The research team's other concept, which created fusion by enticing atoms with footballs only to pull them all away at the last second, was named 'Lucy'.
  • p11B (Score:4, Informative)

    by pitterpatter (1397479) on Saturday August 01, 2009 @12:58AM (#28906125) Journal

    Perhaps if the D-T reactor does really well they can redesign it to handle a fuel composed of hydrogen ions (protons, in other words) and Boron-11 ions. The products of this reaction are helium-4 ions, which are not radioactive and do not induce radioactivity in their containment vessel if they are captured electrically. Electrical capture also avoids the losses associated with converting heat to electricity.

    I really hope General Fusion gets this to work, but if I had any money, my money would be on EMC2 Corp, which is working on inertial electrostatic fusion. This [blogspot.com] or this [emc2fusion.org] should get you started on a search for more information.

    • Perhaps this [blogspot.com] is a better link for Polywell Fusion.

    • Re: (Score:3, Informative)

      by FooAtWFU (699187)
      If you read the site, you'd see one of the tricks they have up their sleeve to deal with the radioactivity problem: they surround the actual fusion process with a working fluid of molten lead (and lithium) which not only transmits the shockwave from the pistons, but also absorbs neutrons. If the reactor does well, they shouldn't have to change the fuel at all.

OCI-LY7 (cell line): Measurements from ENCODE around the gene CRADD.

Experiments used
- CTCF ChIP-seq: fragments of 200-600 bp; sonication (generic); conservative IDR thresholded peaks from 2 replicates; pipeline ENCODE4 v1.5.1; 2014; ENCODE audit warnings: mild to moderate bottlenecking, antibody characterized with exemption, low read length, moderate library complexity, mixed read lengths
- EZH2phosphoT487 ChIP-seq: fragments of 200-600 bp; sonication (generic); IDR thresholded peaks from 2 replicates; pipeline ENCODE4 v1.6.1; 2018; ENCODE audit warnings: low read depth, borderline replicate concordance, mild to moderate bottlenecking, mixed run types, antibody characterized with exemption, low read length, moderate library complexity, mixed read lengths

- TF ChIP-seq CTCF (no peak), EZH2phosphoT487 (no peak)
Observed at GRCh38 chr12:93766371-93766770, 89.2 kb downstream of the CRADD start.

• Interesting... (Score:4, Informative)

    by kabz (770151) on Saturday August 01, 2009 @12:58AM (#28906127) Homepage Journal
    I wonder if this is related to the suspected fusion that occurs during ultrasound induced cavitation.
    • by Entropius (188861)

      It's the same idea, essentially -- a shock focused from all directions onto a point in the middle.

      Ultrasound pumped into a resonant cavity is just a different way of starting the shock (and you get many shocks per second with a higher efficiency -- whether this is a good thing or a bad thing depends on what you're doing)

  • I don't know about their fusion reactor, but as far as web servers go that startup appears to be way ahead of LANL.

    • by waferhead (557795)

      Yes, slashdot has apparently DOS'd a guvmint lab.

      Expect the black DHS helicopters to arrive in 3,2,1... ;-)

  • Well.. (Score:3, Funny)

    by Comatose51 (687974) on Saturday August 01, 2009 @01:14AM (#28906197) Homepage
    Well, it looks like they're finally going to hammer out fusion power.